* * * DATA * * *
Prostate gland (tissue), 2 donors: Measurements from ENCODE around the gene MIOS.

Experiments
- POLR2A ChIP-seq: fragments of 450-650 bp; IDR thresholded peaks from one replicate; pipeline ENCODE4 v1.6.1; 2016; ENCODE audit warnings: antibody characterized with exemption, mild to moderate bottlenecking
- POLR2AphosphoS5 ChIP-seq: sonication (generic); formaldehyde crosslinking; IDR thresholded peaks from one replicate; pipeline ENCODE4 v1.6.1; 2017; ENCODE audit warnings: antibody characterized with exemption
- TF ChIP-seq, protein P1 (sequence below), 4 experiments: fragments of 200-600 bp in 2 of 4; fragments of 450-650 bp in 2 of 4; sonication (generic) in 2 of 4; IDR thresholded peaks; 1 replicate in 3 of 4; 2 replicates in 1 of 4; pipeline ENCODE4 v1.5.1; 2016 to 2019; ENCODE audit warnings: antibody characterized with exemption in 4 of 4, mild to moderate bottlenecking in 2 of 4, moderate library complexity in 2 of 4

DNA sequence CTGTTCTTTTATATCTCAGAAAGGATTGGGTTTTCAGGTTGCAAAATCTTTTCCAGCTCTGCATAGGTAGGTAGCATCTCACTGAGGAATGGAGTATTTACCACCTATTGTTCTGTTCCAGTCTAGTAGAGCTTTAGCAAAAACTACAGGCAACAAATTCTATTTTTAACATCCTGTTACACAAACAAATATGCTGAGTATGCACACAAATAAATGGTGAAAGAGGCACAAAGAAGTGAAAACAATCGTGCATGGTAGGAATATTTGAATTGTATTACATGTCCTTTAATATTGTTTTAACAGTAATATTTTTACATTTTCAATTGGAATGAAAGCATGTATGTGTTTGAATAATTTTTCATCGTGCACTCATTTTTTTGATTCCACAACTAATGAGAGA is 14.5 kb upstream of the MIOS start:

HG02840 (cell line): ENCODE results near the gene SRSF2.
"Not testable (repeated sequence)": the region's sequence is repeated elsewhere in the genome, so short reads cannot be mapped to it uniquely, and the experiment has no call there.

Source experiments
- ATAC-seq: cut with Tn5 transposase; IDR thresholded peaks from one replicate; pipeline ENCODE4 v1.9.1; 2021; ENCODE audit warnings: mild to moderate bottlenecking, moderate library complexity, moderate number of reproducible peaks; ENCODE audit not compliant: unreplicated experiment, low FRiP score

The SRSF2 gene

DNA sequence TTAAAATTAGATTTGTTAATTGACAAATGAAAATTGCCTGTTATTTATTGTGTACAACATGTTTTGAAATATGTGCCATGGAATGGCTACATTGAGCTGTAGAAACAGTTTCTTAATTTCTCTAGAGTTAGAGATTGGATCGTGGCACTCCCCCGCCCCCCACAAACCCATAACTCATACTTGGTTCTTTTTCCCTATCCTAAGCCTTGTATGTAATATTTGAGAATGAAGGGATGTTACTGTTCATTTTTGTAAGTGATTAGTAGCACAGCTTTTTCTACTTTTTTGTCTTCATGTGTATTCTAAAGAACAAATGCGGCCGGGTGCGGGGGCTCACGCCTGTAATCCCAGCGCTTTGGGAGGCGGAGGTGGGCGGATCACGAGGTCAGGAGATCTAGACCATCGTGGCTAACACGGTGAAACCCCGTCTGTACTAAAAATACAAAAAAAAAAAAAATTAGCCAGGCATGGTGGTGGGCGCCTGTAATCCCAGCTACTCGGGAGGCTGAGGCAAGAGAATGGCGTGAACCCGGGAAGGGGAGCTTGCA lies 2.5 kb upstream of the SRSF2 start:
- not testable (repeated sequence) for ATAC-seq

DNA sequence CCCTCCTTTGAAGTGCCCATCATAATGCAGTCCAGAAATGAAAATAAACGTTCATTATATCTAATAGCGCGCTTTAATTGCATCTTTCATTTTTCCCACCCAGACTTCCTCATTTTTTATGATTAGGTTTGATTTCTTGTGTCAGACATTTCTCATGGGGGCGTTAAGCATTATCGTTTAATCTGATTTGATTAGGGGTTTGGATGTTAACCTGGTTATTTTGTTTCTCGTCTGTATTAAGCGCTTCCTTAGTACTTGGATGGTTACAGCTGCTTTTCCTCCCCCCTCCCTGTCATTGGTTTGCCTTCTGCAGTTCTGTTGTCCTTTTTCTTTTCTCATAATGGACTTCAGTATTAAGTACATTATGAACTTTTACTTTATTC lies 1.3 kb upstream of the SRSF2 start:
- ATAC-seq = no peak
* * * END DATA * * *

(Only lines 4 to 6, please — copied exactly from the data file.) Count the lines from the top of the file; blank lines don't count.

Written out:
- POLR2AphosphoS5 ChIP-seq: sonication (generic); formaldehyde crosslinking; IDR thresholded peaks from one replicate; pipeline ENCODE4 v1.6.1; 2017; ENCODE audit warnings: antibody characterized with exemption
- TF ChIP-seq, protein P1 (sequence below), 4 experiments: fragments of 200-600 bp in 2 of 4; fragments of 450-650 bp in 2 of 4; sonication (generic) in 2 of 4; IDR thresholded peaks; 1 replicate in 3 of 4; 2 replicates in 1 of 4; pipeline ENCODE4 v1.5.1; 2016 to 2019; ENCODE audit warnings: antibody characterized with exemption in 4 of 4, mild to moderate bottlenecking in 2 of 4, moderate library complexity in 2 of 4

DNA sequence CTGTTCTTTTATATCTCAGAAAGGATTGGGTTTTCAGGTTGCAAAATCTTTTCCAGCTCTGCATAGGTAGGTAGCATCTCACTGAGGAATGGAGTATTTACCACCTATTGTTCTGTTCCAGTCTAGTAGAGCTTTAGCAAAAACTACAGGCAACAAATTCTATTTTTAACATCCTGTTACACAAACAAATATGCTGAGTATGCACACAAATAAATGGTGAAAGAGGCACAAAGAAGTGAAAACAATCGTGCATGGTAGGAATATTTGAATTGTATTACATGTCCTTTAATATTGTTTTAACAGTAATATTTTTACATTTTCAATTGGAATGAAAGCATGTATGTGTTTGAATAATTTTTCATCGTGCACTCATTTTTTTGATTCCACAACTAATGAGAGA is 14.5 kb upstream of the MIOS start: